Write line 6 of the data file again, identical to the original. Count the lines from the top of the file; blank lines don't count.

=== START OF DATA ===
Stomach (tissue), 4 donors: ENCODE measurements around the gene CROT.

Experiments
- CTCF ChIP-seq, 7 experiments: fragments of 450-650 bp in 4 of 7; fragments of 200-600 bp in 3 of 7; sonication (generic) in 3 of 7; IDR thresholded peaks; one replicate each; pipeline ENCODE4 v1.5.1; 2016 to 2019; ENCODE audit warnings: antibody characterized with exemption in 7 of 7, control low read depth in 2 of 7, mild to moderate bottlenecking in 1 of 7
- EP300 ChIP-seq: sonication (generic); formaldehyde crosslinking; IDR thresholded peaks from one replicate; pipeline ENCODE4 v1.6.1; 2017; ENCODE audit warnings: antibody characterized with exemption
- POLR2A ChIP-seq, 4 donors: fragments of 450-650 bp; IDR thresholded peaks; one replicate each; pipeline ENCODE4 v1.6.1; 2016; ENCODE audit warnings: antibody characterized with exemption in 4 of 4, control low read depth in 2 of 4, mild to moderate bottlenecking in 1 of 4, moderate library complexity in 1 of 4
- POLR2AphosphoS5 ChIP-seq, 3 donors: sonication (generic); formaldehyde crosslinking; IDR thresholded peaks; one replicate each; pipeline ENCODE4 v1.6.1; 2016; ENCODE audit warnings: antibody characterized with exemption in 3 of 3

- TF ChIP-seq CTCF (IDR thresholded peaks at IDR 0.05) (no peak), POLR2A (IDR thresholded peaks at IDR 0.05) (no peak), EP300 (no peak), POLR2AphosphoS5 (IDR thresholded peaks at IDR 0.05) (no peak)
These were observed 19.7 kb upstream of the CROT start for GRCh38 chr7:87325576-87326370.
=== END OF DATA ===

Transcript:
- POLR2AphosphoS5 ChIP-seq, 3 donors: sonication (generic); formaldehyde crosslinking; IDR thresholded peaks; one replicate each; pipeline ENCODE4 v1.6.1; 2016; ENCODE audit warnings: antibody characterized with exemption in 3 of 3